Eating fast food three times a week may lead to asthma and eczema in children, say researchers who have looked at global disease and dietary patterns.
Fast food often contains high levels of saturated- and trans-fatty acids, which are known to affect immunity, while fruit is rich in antioxidants and other beneficial compounds, say the researchers.
In the study, children in their early teens who ate three or more weekly servings of fast food had a 39% increased risk of severe asthma.
Six- and seven-year-olds had a 27% increased risk.
Eating three or more portions of fruit a week cut the risk of severe asthma, eczema and rhinoconjunctivitis by between 11% and 14%.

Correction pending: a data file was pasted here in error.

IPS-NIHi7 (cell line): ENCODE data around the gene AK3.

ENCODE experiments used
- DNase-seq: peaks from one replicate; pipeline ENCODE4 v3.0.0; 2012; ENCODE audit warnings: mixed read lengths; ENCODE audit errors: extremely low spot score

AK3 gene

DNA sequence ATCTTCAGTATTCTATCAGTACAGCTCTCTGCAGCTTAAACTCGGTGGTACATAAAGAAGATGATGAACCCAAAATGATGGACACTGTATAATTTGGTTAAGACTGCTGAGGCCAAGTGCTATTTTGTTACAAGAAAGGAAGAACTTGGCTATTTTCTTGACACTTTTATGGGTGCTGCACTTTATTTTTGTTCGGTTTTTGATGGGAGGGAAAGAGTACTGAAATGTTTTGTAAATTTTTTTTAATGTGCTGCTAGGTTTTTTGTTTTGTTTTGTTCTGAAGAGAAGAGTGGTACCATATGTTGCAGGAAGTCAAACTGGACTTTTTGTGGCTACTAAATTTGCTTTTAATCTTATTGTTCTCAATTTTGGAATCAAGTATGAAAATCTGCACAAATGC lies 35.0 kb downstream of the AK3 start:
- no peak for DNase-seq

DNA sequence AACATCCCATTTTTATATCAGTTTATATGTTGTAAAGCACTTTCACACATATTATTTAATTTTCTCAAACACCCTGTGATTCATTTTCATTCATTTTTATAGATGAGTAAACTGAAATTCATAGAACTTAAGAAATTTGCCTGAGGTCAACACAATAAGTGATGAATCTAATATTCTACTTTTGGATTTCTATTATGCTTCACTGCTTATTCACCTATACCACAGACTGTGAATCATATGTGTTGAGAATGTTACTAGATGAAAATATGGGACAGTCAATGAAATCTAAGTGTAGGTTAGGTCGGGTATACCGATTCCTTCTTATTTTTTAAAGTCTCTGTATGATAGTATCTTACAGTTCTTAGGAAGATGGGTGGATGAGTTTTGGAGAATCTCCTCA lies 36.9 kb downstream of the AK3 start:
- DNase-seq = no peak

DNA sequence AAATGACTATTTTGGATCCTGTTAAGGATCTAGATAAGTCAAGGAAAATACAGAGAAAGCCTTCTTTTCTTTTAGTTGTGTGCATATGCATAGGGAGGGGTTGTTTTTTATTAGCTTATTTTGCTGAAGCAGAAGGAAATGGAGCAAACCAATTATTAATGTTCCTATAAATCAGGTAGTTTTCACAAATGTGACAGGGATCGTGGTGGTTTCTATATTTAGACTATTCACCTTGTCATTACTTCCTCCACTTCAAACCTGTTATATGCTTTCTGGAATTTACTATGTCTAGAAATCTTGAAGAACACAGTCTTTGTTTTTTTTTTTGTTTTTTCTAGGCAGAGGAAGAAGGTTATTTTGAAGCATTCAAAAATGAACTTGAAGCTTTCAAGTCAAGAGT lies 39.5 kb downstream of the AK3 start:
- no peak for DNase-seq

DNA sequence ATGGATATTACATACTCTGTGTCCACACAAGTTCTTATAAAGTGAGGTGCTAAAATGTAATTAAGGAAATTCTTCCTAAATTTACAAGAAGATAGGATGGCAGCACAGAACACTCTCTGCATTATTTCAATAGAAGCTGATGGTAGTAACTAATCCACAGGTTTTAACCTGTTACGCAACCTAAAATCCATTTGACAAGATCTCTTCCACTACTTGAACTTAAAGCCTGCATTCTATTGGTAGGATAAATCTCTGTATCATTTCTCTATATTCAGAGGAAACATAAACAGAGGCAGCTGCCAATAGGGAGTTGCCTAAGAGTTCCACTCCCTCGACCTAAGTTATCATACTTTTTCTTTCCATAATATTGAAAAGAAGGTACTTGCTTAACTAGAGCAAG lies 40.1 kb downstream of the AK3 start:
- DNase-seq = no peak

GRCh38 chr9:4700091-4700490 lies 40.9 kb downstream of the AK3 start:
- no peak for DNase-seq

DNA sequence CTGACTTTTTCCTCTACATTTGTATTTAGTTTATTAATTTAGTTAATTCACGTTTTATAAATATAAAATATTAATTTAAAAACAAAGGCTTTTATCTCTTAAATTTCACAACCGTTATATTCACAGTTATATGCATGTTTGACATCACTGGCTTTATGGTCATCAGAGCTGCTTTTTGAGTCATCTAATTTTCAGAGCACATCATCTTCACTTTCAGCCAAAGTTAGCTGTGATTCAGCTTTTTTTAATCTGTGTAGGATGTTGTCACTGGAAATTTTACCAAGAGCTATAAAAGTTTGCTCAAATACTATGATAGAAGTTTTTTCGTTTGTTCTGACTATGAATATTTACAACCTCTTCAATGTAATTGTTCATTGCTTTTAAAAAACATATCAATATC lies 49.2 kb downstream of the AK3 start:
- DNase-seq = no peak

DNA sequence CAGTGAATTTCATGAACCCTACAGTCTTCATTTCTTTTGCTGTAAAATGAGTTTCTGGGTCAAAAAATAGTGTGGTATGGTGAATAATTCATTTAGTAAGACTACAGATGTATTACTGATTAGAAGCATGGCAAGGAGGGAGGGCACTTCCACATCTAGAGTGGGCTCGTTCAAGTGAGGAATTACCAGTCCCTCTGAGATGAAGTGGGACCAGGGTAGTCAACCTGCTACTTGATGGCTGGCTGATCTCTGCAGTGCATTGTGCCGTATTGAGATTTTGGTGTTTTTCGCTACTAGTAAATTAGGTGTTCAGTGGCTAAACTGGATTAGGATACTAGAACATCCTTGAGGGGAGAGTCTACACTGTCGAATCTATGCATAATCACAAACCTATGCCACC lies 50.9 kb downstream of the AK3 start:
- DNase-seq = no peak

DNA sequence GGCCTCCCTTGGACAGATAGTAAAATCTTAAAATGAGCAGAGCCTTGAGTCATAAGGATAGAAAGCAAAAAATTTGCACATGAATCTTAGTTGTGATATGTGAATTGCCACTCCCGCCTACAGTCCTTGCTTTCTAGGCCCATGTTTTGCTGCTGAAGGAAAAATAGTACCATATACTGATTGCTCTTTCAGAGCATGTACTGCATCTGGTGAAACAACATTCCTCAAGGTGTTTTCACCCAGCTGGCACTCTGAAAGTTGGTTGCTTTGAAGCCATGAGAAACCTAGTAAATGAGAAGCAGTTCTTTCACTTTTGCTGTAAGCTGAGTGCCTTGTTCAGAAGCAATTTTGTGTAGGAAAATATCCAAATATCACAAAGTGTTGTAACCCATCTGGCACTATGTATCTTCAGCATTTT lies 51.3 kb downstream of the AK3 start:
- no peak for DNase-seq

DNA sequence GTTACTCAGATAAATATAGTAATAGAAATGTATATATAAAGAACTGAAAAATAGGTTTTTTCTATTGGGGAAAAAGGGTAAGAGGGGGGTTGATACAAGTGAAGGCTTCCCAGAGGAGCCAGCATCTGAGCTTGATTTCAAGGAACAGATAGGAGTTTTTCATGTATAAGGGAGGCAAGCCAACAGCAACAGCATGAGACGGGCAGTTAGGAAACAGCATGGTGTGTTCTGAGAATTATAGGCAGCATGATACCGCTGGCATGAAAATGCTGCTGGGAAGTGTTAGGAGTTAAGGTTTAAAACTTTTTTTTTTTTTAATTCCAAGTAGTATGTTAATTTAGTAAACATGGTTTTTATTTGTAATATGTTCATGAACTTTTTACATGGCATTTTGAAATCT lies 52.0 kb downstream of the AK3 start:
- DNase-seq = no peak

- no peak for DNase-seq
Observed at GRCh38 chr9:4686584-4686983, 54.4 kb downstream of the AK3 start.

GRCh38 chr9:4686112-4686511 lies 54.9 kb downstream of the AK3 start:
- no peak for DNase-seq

The study authors, Prof Innes Asher, from the University of Auckland in New Zealand, and Prof Hywel Williams, from the University of Nottingham in the UK, said: "If the associations between fast foods and the symptom prevalence of asthma, rhinoconjunctivitis and eczema is causal, then the findings have major public health significance owing to the rising consumption of fast foods globally."